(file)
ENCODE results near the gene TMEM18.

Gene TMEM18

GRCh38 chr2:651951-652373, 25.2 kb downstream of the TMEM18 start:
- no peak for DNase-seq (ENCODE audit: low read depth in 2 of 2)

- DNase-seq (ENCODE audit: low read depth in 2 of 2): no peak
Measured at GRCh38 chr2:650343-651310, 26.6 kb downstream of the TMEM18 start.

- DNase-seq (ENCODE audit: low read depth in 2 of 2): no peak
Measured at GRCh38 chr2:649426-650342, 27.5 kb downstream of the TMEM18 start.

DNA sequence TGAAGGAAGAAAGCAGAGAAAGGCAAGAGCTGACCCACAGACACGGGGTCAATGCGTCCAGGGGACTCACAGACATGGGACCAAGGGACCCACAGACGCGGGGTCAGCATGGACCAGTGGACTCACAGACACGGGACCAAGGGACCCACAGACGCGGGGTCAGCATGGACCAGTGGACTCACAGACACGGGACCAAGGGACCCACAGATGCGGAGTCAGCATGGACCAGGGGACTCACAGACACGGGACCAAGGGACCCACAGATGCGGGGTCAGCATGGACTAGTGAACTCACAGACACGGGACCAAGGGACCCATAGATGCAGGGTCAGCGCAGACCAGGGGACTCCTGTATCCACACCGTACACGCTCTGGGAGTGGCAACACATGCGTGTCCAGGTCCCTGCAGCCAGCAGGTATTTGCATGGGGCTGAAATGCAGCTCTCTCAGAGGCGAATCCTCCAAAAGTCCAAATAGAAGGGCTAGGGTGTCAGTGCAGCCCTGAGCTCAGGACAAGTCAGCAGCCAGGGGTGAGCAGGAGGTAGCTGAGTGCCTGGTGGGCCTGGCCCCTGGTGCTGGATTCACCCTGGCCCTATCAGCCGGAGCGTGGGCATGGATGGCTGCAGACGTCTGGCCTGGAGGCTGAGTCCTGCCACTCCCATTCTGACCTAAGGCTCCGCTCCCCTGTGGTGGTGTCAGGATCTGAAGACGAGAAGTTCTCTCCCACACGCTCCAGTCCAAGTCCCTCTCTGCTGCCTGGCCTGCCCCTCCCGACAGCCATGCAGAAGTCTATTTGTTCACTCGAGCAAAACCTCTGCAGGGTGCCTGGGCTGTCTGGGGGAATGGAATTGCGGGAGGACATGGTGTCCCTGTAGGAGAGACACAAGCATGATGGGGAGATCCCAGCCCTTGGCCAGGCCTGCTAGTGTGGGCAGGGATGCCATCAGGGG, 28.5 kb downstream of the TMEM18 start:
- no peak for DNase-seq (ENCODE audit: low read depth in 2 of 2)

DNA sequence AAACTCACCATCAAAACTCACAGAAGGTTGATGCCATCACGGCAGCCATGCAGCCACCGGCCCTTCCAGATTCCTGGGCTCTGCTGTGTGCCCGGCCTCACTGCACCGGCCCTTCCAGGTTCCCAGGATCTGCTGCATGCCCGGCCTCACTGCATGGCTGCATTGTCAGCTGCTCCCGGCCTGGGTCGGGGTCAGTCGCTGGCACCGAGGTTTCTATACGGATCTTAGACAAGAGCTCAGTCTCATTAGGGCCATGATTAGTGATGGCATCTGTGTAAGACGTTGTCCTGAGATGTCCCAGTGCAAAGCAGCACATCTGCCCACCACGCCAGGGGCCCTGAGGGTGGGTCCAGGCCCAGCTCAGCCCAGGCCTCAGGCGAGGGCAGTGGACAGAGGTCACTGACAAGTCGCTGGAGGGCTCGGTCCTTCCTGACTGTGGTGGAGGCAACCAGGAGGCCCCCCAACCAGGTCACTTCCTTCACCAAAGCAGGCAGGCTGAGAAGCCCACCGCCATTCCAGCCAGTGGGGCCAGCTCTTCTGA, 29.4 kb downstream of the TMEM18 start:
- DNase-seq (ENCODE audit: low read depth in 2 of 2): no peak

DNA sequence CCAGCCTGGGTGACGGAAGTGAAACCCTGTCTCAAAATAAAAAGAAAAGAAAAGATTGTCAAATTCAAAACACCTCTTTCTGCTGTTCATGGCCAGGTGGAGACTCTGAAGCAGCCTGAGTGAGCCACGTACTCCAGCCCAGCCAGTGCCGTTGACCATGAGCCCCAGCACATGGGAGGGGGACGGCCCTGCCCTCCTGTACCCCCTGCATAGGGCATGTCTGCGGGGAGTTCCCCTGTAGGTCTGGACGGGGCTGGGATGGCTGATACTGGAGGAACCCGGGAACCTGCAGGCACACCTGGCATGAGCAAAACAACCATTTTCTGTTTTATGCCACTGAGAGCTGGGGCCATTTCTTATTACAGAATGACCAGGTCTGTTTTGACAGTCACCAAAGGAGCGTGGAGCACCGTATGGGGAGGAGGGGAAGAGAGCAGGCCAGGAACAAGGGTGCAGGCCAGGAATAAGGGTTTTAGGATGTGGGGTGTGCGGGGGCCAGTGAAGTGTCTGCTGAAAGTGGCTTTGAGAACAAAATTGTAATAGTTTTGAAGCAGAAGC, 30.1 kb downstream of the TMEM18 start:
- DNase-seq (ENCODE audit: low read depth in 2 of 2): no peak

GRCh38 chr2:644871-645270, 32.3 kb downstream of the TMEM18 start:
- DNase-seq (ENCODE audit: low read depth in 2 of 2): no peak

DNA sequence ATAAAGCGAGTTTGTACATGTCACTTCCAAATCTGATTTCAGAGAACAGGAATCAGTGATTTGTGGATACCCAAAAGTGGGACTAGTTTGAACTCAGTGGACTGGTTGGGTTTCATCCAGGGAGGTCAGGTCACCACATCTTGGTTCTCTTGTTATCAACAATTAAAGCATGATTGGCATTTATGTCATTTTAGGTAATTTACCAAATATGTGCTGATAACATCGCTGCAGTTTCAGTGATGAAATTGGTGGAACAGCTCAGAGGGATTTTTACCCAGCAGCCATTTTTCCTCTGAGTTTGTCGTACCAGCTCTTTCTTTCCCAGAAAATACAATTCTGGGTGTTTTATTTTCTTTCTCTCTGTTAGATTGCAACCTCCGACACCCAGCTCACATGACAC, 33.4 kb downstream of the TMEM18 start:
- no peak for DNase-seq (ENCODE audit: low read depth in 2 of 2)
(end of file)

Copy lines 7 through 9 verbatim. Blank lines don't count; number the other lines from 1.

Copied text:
- DNase-seq (ENCODE audit: low read depth in 2 of 2): no peak
Measured at GRCh38 chr2:649426-650342, 27.5 kb downstream of the TMEM18 start.

DNA sequence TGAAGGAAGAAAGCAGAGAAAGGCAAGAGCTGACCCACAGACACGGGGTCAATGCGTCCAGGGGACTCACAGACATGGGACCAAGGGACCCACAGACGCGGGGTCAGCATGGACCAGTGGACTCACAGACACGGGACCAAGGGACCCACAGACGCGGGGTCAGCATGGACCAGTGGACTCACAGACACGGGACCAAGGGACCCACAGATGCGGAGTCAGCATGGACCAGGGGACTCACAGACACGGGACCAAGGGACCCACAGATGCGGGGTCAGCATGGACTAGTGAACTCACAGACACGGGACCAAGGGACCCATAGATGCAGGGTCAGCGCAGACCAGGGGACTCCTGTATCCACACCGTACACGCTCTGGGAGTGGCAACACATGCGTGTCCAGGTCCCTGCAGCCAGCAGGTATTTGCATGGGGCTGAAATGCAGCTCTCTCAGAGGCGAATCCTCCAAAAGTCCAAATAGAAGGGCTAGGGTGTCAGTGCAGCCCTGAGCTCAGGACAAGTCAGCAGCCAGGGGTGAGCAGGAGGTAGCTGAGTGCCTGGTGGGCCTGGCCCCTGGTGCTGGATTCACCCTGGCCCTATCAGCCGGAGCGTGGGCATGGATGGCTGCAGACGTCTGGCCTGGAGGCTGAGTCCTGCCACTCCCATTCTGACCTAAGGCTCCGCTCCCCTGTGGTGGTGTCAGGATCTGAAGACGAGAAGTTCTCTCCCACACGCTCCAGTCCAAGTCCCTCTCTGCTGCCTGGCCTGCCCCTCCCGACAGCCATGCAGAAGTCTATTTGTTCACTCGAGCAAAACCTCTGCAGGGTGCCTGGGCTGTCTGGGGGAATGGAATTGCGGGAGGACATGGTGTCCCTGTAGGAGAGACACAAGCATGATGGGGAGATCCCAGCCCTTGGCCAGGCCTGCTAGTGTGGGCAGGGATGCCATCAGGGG, 28.5 kb downstream of the TMEM18 start: